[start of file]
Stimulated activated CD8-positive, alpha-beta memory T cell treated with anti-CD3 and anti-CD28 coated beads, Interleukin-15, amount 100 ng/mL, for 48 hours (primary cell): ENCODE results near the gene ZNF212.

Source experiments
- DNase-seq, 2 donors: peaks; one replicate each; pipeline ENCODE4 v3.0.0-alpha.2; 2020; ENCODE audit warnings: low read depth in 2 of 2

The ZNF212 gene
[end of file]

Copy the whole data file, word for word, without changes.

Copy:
Stimulated activated CD8-positive, alpha-beta memory T cell treated with anti-CD3 and anti-CD28 coated beads, Interleukin-15, amount 100 ng/mL, for 48 hours (primary cell): ENCODE results near the gene ZNF212.

Source experiments
- DNase-seq, 2 donors: peaks; one replicate each; pipeline ENCODE4 v3.0.0-alpha.2; 2020; ENCODE audit warnings: low read depth in 2 of 2

The ZNF212 gene